School websites – Brochure or Community Builder?

We’ve had an interesting week with weather in Invercargill, to say the least.  A friend talked with a 70 year old local who said she hadn’t seen snow like this in her life time.  So, regardless of what you view as the cause – global warming or freakish weather pattern – nature has a way of interrupting your daily routines.

When we woke up on Monday morning the media were reporting several schools were closed because of concerns about roofs collapsing.  When I arrived to school at 7.45 there were three staff and the principal fielding phone call after phone call.  The question was obvious, – “Are you open?”  It became quite comical at one stage.  They would say they answered the question over forty times – before I arrived.
So… I suggested we put something on the website, which I did.  Then we sat back, continued to field phone calls and watch the web stats (a great new addition to the blogger armory).  The thing that staggered me, when you look at the comparison of the stats, was how few people thought to check the website.  Here was my tweet on it the next day.  Ignore the first (last in tweetville) post about Ping.  I just thought that was funny.

There are three questions this raises for me.
 – Are the parents of our community not as digitally tuned as we like to think?  Most of our community uses the internet for banking, shopping, entertainment and, yes, even learning.  But do we use it for instant information?  I thought we did.  Why not with our school?
 – Do the parents visit the website?  Is it gathering some readership since we relaunched it?  The screenshot below shows that it’s getting, on average, about 30 to 40 hits a day.  I’d say that, yes, some momentum IS gathering speed and word is getting out there – we’ve had some good feedback.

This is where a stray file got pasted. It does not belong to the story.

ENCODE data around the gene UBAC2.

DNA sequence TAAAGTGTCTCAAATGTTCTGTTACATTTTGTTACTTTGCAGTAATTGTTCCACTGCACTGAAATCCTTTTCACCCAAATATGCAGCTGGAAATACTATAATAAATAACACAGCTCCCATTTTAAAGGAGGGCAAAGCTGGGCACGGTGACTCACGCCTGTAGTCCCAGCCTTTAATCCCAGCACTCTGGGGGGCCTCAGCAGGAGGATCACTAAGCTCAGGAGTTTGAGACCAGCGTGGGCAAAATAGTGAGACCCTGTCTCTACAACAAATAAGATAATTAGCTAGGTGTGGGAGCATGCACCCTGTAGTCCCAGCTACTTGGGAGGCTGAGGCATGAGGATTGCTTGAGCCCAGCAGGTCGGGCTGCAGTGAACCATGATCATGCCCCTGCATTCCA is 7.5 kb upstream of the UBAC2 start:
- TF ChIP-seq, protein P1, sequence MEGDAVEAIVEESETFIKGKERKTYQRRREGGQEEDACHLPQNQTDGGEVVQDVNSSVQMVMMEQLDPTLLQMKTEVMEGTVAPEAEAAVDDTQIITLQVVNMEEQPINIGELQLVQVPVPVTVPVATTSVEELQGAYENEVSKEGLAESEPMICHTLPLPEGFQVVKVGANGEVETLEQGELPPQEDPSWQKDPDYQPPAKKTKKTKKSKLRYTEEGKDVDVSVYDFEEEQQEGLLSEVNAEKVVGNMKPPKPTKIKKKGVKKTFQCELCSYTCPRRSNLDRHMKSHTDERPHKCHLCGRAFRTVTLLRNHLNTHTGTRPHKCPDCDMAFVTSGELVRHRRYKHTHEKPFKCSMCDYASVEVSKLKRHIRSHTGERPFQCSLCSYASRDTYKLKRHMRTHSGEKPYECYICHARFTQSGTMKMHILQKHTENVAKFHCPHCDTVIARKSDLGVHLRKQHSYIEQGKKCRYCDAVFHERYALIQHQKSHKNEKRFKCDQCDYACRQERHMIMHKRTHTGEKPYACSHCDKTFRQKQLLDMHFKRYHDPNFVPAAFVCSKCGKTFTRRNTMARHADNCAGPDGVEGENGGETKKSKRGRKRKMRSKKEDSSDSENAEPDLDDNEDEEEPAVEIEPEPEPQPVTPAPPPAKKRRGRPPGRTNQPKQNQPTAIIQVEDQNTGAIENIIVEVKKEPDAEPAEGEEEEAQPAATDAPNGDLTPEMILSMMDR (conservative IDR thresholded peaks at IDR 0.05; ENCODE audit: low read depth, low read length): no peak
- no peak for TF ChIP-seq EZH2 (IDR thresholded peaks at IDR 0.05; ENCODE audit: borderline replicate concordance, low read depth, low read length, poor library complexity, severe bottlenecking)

– Should schools take some of the hit for their websites poor community support?  I have seen school site after site set up as a static, online brochure.  They are great for prospective parents and teachers looking to see whether they’ll apply for that position.  But, as a community service and a place for communication they are quite redundant.
So, I think the scepticism of what a school website will provide is quite valid.  Why should a community take the time to visit a school site for up to date information when I can just call the school – or the Principal, which happens more than you would know.  What are the reasons for websites being so neglected and underused for the people they should serve?
1.  Time  – Anyone involved in education recognises the squeeze for time that is happening in our schools; a crowded curriculum, increased parent expectations and now a National Standards regime that will have us double up on assessment and reporting.  A teacher I really respect once said that we should always make time for the things that we value.  He was talking about using efolios in the class room and how we should give the students time for reflection and making comments.  I’d suggest that, if we really value creating and caring for a genuine learning community then some allocation of time for up-keeping a website would be critical.  Communication, celebration and sharing should be the aim of every school website.
2.  Expertise – There is a growing group of teachers in our schools who are quietly developing some amazing skills in working with blogs and websites.  It isn’t really that hard – kids are doing it, after all!  Does your school have someone who create, manage and drive the fresh content on your site?  If not, perhaps this should be a consideration when recruiting new staff.